Regional destruction main content.

Regional destruction

Part of Hall of Meteorites.

D. Illustration. Impact of an asteroid.jpg

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Less damaging but more numerous are the asteroids with Earth-crossing orbits that are roughly 200 meters (660 feet) across, the size of a large sports stadium. Astronomers have discovered only a minority of the estimated tens of thousands of Near-Earth asteroids this size. An organized program to detect 90 percent of them would take at least 10 years and cost several hundred million dollars.

If an asteroid this size did hit Earth, it would be very likely to land in a relatively unpopulated area or in the ocean, so the death toll would be relatively low. If it landed in a large metropolitan area, however, it could kill millions of people.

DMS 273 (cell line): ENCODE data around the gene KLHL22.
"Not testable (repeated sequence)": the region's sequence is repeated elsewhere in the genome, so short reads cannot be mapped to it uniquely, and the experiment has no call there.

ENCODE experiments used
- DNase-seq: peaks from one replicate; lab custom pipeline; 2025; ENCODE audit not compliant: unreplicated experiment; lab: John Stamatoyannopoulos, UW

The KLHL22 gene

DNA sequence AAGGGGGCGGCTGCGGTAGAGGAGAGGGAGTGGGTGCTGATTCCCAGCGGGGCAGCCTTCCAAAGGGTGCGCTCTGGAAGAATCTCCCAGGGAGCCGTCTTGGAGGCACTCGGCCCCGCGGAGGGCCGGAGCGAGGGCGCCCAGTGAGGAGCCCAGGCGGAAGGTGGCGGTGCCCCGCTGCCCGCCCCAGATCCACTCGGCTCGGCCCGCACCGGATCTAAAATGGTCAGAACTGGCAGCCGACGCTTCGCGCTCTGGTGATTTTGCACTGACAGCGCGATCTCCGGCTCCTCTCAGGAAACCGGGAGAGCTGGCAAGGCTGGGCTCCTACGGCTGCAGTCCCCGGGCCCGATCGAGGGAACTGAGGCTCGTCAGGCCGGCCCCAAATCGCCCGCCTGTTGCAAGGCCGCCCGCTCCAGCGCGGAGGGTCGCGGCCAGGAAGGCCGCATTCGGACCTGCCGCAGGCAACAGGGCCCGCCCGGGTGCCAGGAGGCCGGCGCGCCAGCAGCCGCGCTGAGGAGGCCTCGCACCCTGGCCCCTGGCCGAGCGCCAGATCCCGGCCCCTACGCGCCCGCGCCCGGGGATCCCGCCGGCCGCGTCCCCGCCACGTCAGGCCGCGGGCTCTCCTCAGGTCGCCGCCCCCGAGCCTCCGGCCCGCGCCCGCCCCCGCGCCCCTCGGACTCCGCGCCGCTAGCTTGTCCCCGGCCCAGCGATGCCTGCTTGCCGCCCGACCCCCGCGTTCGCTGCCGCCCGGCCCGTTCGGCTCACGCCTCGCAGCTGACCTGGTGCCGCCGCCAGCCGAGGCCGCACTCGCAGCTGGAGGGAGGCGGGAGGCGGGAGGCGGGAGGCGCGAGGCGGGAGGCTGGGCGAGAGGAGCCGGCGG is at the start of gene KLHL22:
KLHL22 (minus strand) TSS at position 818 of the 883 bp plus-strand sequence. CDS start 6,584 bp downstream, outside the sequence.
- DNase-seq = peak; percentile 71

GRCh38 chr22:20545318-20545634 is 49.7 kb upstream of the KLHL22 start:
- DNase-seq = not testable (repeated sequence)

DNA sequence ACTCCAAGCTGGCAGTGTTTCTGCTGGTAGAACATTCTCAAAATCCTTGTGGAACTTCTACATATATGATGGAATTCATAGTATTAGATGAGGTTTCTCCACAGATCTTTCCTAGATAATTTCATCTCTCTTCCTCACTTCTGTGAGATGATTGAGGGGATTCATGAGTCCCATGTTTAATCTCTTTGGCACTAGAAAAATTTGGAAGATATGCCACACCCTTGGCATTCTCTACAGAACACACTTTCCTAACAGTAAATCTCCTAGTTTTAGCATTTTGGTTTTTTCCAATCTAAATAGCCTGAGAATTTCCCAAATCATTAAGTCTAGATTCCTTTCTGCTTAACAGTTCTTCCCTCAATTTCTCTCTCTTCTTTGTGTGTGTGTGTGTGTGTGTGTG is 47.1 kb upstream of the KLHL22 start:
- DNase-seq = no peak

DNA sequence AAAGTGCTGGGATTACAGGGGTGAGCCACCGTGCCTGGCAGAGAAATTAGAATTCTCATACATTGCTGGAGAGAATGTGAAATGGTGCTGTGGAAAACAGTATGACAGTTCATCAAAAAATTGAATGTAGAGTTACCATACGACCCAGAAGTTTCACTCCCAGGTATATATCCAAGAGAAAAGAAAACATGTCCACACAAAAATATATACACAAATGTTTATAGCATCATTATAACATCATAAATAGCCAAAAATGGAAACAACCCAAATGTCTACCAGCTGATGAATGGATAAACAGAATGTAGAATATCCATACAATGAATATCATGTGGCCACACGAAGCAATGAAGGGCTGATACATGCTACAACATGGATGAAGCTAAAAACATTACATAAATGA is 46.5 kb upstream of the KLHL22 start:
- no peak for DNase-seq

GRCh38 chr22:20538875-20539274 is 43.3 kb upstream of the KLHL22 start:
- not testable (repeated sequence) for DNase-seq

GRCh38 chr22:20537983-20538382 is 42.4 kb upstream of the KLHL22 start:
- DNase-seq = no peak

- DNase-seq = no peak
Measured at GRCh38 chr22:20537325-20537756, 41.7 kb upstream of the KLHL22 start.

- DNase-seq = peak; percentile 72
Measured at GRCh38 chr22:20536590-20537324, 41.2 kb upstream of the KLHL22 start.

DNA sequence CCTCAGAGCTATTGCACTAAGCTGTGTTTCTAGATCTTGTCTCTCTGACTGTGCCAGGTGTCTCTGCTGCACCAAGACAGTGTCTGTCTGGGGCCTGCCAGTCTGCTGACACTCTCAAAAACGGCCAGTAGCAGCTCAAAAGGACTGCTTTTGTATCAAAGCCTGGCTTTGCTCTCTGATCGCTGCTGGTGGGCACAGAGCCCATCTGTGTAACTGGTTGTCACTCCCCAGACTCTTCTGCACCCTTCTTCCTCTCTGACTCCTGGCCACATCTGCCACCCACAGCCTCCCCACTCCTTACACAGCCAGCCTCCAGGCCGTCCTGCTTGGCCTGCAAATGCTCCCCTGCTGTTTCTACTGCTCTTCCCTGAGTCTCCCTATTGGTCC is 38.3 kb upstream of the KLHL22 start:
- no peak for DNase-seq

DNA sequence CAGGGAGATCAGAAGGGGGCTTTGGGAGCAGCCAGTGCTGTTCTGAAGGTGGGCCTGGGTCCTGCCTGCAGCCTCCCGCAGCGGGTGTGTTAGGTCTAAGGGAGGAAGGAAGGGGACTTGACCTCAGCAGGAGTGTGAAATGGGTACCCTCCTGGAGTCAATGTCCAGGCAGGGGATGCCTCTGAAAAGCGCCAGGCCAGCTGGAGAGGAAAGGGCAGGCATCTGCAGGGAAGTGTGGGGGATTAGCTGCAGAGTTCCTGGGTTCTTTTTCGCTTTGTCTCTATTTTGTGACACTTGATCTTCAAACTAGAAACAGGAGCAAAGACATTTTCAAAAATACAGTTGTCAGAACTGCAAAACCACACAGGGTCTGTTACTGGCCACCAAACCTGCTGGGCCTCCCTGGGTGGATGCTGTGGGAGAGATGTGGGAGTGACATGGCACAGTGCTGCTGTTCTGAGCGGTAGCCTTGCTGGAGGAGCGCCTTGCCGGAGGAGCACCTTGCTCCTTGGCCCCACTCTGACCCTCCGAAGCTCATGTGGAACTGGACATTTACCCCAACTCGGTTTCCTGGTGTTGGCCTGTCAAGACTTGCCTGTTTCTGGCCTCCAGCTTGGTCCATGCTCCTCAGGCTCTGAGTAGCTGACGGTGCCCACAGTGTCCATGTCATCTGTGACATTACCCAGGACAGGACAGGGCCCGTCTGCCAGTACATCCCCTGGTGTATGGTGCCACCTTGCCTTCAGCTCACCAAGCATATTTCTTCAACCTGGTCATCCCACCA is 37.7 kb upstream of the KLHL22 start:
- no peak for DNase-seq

The impact from an asteroid of this size would release 10 times the energy of the largest nuclear weapon test, with destruction equivalent to history's worst natural disasters. The heat blast and shock wave from an impact on land would devastate an area the size of greater Los Angeles. An ocean impact could generate a tsunami 10 meters (33 feet) high along many coastal areas.

For Educators

Topic: Earth Science

Subtopic: Meteorites

Keywords: Meteorites, Astrophysics, Asteroids--Collisions with Earth, Astrogeology, Collisions (Astrophysics), Near-Earth asteroids, Natural disasters

Audience: General